The new Olympic Channel brings you news, highlights, exclusive behind the scenes, live events and original programming, 24 hours a day, 365 days per year.
On the evening of 31 July 2015, the President of the International Olympic Committee (IOC) Thomas Bach announced that Beijing would be the host city of the Olympic Winter Games 2022.
This announcement was the culmination of a two-year process, which the IOC has developed over a number of years to ensure that the city that is elected is capable of hosting the Games and that the process is transparent for all involved. Olympic Agenda 2020, the IOC’s strategic roadmap for the future of the Olympic movement, was approved in December 2014 at the 127th IOC Session. This allowed a number of the recommendations for the Candidature Process to be incorporated into the process for the Olympic Winter Games 2022. These changes included cost savings to the Candidate Cities, an open dialogue with the Candidate Cities and an Evaluation Commission report focusing on the opportunities and challenges presented by each city.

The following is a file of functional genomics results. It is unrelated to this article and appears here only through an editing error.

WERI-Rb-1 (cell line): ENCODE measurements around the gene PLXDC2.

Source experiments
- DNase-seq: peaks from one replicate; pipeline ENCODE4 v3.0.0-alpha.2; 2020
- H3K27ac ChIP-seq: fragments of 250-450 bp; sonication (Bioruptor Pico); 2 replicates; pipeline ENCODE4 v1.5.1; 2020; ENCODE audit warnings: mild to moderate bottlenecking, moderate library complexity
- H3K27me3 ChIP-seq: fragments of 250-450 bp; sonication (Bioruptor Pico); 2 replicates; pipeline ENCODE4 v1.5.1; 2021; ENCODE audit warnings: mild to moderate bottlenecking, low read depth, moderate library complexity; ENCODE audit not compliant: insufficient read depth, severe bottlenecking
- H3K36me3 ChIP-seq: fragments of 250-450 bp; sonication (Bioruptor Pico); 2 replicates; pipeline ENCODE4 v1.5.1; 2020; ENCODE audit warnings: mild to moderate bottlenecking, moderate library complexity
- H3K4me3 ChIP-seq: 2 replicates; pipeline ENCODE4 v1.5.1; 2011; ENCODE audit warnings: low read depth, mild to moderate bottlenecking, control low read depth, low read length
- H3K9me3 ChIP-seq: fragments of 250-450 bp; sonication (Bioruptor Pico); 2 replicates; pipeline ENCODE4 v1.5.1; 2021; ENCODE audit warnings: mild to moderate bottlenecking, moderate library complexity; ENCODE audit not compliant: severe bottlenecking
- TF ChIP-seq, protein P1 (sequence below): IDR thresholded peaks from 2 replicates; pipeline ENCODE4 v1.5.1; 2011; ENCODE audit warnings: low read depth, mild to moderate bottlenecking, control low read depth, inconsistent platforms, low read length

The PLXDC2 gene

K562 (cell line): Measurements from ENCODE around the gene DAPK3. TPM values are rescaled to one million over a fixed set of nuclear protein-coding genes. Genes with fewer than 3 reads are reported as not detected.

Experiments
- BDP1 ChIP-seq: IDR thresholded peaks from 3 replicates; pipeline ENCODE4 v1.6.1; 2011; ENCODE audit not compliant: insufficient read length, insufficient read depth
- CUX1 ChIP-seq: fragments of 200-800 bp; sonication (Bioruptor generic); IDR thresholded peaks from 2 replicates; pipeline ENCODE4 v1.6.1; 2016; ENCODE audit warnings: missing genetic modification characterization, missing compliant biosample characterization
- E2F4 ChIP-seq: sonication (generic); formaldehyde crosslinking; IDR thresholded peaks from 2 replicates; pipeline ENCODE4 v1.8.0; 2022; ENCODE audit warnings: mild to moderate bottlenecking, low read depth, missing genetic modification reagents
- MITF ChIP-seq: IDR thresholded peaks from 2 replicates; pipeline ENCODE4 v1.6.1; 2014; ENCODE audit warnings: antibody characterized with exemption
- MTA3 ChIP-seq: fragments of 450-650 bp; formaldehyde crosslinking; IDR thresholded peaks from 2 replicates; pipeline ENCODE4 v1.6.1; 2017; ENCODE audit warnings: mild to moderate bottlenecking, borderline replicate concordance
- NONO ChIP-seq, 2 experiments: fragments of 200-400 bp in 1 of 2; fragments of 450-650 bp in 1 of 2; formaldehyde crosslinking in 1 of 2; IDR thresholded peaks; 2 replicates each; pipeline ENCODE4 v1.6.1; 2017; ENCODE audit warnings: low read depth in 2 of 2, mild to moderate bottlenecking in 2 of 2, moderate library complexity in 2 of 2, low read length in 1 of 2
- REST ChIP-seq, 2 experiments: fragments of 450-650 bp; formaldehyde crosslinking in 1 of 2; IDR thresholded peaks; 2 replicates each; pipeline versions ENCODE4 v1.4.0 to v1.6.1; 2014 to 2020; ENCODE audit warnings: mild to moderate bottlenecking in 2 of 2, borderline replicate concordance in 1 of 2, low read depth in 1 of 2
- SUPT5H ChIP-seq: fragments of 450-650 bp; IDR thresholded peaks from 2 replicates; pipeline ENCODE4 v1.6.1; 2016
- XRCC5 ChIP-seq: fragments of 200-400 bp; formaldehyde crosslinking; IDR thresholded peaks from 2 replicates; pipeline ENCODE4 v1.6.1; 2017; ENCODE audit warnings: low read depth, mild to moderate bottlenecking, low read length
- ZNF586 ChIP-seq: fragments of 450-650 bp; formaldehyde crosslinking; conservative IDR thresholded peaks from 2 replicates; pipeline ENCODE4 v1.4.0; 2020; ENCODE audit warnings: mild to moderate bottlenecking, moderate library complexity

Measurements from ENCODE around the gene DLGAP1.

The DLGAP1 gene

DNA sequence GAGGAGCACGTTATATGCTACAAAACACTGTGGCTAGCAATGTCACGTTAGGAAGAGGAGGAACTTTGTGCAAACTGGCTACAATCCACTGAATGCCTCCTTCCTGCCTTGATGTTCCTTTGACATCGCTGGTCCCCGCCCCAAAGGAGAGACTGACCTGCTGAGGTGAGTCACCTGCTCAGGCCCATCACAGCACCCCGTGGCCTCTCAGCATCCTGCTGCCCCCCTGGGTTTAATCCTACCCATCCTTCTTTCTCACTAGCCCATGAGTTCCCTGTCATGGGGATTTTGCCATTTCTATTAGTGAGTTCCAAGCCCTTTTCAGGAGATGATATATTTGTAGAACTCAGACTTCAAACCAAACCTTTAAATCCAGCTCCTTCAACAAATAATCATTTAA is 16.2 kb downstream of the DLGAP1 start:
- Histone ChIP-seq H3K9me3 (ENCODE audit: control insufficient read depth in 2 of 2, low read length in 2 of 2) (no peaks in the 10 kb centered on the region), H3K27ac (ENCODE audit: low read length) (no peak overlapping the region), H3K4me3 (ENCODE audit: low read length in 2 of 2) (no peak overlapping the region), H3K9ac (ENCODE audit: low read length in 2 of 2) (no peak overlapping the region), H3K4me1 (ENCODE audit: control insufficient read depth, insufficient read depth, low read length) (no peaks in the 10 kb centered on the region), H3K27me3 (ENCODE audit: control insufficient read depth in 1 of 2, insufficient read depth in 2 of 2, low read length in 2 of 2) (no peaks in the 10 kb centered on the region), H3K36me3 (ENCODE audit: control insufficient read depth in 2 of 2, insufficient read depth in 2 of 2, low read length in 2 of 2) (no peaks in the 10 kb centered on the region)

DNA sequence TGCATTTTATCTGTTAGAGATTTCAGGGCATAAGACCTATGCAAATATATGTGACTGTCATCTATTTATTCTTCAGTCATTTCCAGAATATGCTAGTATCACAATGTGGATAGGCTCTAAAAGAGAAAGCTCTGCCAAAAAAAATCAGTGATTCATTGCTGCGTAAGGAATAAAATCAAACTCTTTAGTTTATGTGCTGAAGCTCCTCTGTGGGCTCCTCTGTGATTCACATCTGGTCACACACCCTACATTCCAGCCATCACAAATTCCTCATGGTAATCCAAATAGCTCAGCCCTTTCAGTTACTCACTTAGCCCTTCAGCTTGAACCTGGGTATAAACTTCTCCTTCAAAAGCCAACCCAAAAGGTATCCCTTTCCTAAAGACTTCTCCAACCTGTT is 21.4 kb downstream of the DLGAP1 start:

Here is a brief recap of the 2022 process:
The IOC published the 2022 Candidature Acceptance Procedure in June 2013 and NOCs had until 14 November 2013 to submit their application to the IOC. On 15 November 2013 the IOC announced that six cities had been endorsed by their National Olympic Committees (NOCs) as 2022 Applicant Cities. These cities, in order of the drawing of lots, were: Stockholm* (Sweden), Krakow* (Poland), Oslo (Norway), Almaty (Kazakhstan), Lviv* (Ukraine) and Beijing (China).
*Stockholm, Krakow and Lviv withdrew during the first phase of the bid process